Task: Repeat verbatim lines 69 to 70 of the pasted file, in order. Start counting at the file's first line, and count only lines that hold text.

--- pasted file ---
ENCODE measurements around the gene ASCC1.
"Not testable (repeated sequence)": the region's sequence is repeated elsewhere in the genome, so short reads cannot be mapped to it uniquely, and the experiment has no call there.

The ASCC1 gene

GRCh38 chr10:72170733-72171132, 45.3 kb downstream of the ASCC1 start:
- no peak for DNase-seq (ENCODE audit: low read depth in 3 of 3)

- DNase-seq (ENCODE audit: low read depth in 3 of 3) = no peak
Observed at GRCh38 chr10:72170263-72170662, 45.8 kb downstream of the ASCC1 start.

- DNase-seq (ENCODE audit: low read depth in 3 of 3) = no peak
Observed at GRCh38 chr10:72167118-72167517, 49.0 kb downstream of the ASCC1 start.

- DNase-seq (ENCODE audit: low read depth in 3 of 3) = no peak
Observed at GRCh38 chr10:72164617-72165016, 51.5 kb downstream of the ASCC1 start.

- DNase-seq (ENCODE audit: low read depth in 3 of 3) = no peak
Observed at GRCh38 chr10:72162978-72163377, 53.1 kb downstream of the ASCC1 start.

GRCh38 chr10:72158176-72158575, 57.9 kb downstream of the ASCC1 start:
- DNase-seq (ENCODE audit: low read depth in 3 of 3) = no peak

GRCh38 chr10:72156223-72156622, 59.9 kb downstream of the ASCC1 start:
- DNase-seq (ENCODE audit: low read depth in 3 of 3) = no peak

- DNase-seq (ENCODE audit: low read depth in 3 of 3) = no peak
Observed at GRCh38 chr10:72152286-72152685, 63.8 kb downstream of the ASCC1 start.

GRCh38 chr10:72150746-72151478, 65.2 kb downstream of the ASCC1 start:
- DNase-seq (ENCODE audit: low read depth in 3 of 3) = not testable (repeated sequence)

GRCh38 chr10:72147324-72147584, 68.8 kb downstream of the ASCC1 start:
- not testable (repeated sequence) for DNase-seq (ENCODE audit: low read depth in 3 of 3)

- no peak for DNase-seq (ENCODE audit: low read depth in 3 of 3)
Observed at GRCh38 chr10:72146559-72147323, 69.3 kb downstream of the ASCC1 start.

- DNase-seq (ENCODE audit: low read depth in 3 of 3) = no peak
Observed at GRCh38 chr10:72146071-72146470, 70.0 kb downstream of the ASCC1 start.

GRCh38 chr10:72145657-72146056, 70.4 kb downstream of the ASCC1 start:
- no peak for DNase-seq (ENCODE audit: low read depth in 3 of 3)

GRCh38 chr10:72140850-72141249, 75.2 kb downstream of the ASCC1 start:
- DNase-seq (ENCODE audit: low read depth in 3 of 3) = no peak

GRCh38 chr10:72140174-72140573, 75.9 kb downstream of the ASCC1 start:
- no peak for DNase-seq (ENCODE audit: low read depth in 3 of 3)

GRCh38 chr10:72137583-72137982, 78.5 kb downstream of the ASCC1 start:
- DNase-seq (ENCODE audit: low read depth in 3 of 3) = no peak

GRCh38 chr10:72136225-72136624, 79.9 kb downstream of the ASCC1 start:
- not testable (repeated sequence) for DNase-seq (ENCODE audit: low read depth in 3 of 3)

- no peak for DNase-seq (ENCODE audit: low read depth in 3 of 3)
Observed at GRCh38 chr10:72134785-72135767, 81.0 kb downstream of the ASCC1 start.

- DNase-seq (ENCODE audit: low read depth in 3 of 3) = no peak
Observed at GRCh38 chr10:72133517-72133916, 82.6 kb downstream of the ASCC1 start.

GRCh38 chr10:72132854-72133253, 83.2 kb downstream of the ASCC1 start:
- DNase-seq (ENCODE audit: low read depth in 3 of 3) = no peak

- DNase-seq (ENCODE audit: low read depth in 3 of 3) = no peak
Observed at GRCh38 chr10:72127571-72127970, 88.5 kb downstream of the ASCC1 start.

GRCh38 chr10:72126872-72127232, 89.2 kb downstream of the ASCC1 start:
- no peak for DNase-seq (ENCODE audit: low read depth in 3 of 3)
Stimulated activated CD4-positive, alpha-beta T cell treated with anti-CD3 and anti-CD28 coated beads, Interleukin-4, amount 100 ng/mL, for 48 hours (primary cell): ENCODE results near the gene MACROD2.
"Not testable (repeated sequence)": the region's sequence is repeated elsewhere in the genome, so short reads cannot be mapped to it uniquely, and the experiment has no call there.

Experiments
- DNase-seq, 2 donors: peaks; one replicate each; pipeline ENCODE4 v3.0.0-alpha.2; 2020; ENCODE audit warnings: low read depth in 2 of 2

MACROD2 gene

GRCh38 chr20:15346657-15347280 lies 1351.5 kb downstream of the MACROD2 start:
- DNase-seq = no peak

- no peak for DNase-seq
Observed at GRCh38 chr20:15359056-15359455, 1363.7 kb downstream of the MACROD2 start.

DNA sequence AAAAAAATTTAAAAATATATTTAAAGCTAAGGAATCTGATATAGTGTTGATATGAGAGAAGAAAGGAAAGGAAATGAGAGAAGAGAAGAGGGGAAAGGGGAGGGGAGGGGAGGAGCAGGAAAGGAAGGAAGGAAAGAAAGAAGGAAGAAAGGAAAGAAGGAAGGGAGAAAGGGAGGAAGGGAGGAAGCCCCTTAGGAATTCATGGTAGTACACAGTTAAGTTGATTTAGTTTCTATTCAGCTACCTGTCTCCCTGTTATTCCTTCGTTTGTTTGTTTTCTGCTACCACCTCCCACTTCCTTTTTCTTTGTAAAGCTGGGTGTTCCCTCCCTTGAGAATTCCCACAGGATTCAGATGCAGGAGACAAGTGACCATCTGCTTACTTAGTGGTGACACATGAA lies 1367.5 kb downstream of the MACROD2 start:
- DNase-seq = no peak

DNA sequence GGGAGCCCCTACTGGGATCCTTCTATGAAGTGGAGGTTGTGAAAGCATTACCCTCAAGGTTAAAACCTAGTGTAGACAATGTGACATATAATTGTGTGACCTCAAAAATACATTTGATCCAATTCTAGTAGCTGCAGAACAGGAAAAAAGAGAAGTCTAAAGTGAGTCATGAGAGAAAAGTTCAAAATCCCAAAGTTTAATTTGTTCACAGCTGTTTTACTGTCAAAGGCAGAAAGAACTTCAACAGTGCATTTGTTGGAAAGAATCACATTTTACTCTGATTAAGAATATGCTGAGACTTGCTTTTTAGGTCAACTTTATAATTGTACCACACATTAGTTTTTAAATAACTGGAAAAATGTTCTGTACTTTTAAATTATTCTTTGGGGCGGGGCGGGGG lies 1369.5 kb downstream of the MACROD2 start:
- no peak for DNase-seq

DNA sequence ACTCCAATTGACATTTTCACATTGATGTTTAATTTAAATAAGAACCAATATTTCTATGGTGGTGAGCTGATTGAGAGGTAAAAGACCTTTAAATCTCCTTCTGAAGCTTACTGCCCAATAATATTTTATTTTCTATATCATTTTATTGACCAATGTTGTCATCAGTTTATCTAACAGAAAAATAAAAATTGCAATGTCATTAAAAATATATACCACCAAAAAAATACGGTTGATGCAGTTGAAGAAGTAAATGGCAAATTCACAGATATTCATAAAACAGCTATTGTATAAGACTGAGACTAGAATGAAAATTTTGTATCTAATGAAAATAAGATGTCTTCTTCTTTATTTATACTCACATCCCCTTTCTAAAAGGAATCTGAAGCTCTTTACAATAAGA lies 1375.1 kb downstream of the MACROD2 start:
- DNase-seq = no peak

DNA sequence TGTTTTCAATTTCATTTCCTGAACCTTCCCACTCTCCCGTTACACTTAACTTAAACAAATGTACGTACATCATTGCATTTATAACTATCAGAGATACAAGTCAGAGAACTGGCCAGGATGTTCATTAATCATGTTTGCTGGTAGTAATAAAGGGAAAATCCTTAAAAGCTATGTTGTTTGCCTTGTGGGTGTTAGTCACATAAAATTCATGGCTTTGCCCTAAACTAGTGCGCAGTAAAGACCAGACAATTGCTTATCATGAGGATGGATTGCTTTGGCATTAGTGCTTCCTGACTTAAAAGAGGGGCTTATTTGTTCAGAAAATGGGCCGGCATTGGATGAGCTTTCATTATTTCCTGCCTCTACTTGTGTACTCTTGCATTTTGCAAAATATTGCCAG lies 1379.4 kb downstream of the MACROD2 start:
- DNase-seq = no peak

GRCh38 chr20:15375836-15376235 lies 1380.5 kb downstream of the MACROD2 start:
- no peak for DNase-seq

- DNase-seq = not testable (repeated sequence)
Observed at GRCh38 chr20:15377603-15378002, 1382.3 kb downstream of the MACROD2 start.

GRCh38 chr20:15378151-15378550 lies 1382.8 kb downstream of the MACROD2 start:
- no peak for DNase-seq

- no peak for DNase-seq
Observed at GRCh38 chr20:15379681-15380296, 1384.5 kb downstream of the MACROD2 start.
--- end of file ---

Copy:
GRCh38 chr20:15378151-15378550 lies 1382.8 kb downstream of the MACROD2 start:
- no peak for DNase-seq